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Bucking the Trend: The “Completed and Accepted Work Doctrine” Lives On In North Carolina

Image by eschipul via Creative Commons license.

In recent years, a majority of states have ruled that a contractor can be found liable for personal injuries suffered by third parties from accidents occurring after the contractor’s work is completed and accepted.

Not North Carolina.

In a decision handed down on August 7, 2012, the N.C. Court of Appeals (“COA”) once again embraced the “completed and accepted work doctrine,” which provides that an independent contractor is not liable for injuries to third parties occurring after the contractor’s work is completed and accepted.  The doctrine has been the “law of the land” in the Old North State since 1946, and our appellate courts show no signs of reversing course.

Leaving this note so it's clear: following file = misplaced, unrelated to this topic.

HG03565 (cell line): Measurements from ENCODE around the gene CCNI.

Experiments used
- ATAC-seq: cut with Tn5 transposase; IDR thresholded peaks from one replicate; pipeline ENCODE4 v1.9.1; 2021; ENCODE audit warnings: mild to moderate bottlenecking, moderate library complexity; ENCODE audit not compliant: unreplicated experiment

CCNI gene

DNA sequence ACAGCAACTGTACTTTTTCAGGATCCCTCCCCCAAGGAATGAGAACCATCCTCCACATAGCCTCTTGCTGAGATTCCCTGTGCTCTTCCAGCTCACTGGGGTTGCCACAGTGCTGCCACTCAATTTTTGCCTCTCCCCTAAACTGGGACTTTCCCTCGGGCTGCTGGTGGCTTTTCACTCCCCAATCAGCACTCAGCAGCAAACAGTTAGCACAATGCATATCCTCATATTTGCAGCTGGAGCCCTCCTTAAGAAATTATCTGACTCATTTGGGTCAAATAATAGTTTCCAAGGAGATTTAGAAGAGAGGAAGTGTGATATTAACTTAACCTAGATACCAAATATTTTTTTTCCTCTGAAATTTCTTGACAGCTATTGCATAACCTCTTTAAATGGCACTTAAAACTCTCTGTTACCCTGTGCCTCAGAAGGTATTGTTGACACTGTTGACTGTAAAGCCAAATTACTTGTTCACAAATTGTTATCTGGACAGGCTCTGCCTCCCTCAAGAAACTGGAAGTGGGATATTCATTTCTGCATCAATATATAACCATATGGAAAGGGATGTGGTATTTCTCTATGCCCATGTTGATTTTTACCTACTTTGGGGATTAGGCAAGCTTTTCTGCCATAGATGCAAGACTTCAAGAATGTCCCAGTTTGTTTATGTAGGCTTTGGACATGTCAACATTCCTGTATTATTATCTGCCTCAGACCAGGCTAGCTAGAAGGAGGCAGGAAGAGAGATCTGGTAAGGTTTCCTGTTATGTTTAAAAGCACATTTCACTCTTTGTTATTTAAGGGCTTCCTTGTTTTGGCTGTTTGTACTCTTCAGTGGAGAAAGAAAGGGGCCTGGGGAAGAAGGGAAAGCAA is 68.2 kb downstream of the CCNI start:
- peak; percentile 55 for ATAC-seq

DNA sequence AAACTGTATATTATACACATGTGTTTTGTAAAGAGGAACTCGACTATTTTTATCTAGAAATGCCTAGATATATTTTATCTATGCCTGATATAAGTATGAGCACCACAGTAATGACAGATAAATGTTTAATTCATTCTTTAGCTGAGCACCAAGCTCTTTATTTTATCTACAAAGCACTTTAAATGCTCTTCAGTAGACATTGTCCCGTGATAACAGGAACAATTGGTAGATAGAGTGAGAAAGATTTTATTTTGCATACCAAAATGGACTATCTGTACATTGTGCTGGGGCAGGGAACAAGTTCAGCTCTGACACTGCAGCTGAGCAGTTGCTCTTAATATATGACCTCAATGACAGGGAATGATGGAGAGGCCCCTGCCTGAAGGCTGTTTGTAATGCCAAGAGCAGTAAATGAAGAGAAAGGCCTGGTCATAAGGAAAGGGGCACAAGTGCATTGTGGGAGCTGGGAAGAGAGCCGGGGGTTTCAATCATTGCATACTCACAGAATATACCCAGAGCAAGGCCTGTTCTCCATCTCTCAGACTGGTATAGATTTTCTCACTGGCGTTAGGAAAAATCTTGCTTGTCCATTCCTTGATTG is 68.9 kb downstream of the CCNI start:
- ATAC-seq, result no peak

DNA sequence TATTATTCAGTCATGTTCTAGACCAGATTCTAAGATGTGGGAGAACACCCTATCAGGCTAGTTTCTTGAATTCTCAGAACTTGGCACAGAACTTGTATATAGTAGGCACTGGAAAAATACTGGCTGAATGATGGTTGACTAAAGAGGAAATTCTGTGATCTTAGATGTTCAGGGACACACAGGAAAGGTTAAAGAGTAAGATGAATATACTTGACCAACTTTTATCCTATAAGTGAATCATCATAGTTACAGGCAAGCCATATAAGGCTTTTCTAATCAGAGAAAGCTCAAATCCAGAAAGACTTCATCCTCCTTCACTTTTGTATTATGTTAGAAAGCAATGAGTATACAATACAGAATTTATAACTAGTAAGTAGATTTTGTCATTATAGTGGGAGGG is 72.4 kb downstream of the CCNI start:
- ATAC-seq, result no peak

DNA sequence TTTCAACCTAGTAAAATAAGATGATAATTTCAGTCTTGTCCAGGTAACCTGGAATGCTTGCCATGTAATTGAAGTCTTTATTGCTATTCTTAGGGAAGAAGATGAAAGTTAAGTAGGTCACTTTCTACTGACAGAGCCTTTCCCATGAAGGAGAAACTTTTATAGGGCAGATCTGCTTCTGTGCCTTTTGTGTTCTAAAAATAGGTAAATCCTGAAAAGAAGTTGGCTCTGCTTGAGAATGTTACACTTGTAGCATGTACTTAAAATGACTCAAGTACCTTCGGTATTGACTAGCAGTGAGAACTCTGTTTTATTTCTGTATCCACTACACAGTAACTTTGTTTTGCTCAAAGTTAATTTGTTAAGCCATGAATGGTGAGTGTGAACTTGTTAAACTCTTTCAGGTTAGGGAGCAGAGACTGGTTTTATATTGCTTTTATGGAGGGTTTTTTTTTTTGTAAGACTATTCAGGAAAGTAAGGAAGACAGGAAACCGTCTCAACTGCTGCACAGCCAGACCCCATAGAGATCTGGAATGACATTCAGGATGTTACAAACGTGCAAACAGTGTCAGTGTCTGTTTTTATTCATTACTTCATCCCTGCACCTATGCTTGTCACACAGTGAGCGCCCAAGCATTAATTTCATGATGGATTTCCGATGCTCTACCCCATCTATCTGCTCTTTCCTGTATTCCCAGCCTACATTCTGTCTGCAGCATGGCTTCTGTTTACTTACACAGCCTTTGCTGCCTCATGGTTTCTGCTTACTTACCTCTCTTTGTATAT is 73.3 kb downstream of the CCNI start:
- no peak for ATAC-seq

This post explores the COA’s decision in Lamb v. D.S. Duggins Welding, Inc., considers the merits and drawbacks of the completed and accepted work doctrine and concludes with some observations about the rule’s exceptions and limitations.

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Filed under Construction Defects, Defect Claims, Feature story, NC case law, State law, policy & news